2. Ship as much to campus as possible, but if there’s a big box store (Walmart, Kmart, Target) nearby, know that you can buy storage containers, rugs, and larger items when you determine what’s needed.
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The Last Weeks of Summer

· Summer Organizing · , , , , , , ,

Lazy days spent by the pool, long weekends exploring new towns, and afternoons interrupted by the mailman delivering camp letters – we’re all going to miss that summer haze that has us sighing with relaxation. But before you become utterly overwhelmed thinking about life getting a bit more hectic, here are five quick fixes that can tremendously simplify your life.

Learn to say no! We all want to be completely immersed in every event involving our family and friends, but we can’t. When every child invites the entire class to their birthday parties, it’s not necessary to attend them all. Decline parties that are not truly important to your child or just simply inconvenient. Similarly, don’t overextend yourself with volunteer jobs. Pick wisely. Determine which event is your child’s favorite, and take on the task of planning that one event every year. The event will be more meaningful because your child really cares about the celebration. Plus, there is no need to reinvent the wheel – you only have to plan the event once! Save the decorations in a box so next year’s celebration is a no-brainer.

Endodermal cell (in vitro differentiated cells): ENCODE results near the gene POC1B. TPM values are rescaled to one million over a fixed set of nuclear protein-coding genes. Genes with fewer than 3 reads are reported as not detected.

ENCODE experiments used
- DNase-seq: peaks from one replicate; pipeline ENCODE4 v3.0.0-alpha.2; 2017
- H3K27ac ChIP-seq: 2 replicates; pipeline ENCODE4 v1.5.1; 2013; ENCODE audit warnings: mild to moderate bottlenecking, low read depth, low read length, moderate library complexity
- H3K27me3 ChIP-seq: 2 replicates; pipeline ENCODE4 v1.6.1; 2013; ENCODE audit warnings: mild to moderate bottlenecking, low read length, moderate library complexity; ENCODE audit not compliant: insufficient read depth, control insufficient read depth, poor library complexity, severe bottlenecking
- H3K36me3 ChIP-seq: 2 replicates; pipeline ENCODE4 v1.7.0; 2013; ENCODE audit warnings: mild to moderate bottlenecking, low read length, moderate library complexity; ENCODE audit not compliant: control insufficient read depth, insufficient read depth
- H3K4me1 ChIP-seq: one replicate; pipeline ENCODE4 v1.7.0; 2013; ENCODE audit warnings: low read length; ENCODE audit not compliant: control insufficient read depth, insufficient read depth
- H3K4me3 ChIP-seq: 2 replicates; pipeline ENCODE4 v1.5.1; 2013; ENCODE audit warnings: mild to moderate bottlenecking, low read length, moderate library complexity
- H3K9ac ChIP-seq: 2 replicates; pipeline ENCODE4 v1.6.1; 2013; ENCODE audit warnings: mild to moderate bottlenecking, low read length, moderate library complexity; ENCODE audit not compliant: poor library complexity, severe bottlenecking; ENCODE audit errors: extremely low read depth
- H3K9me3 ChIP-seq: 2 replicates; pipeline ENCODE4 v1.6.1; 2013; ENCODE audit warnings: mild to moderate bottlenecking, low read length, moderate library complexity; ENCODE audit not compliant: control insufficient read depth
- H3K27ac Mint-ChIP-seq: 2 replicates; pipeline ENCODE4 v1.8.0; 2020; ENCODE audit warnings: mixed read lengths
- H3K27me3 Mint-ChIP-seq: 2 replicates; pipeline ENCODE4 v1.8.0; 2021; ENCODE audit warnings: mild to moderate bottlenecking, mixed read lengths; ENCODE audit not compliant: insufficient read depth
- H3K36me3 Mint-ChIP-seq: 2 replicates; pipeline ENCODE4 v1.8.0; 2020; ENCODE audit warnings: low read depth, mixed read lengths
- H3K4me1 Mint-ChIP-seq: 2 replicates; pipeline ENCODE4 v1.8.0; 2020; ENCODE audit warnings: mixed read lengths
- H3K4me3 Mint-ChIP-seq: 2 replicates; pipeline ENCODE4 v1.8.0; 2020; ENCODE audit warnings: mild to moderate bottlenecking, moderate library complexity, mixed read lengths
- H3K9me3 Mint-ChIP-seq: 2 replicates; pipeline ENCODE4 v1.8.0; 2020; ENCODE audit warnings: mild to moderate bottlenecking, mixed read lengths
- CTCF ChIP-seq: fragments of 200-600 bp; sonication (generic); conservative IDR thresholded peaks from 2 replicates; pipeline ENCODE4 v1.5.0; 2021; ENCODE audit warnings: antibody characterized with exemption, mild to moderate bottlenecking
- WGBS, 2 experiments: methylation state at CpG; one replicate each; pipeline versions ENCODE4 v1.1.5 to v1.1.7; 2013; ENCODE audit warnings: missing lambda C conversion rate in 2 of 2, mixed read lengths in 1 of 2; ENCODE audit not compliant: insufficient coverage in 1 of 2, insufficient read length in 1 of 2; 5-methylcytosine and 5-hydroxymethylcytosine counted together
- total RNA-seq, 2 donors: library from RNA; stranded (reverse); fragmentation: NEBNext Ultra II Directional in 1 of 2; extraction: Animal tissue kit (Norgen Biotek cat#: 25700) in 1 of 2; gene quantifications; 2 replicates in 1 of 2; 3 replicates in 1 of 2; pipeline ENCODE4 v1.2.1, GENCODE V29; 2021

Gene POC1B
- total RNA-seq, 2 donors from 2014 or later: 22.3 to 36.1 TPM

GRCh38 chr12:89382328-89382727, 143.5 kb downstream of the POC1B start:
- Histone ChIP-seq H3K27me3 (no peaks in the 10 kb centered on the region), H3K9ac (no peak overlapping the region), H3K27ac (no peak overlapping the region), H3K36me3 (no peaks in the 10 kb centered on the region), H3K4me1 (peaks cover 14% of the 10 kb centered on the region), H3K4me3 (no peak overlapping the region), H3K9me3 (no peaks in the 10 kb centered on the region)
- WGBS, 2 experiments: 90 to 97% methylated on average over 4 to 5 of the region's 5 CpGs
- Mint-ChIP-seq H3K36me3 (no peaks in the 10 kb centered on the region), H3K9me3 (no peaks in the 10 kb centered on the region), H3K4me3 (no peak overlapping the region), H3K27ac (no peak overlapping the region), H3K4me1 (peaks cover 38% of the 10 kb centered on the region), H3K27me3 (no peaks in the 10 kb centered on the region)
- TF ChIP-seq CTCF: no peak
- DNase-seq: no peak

Don’t put off for tomorrow what you can do today. Never leave the mail on the counter for later, because we all know later never comes when we get bogged down with other tasks. Immediately flip through the mail so it doesn’t grow into an exploding pile that takes over your counter. Junk mail and envelopes should have a one-way ticket to the recycle bin; letters, invitations, and bills should be placed in a designated “inbox” to be addressed when you have extra time. Emails can be simplified as well. Instead of deleting spam, unsubscribe to the website’s mailing list so you don’t receive any more emails from the site. A twenty-second act can save you up to five minutes daily of deleting unwanted advertisements.

Technology is your friend…as long as it’s used for good, not evil. As you simplify your life, your smart phone should be no different. Purge your app list of addicting battery drainers such as Candy Crush and Angry Birds. Also, remove the myriad of unopened apps that you downloaded per friends’ suggestions. Replace these with apps that will do what technology is meant to do: enhance your life. Use the ‘Reminders’ app to alert you when an appointment or birthday is nearing. Applications such as LastPass and One Password keep all of your passwords in a secure app so you don’t need to remember every password to your different shopping logins, and bank websites. For those of you who are technologically challenged, a friend can easily teach you to streamline your phone calendar with your computer calendar so you never miss an appointment – even if your phone dies.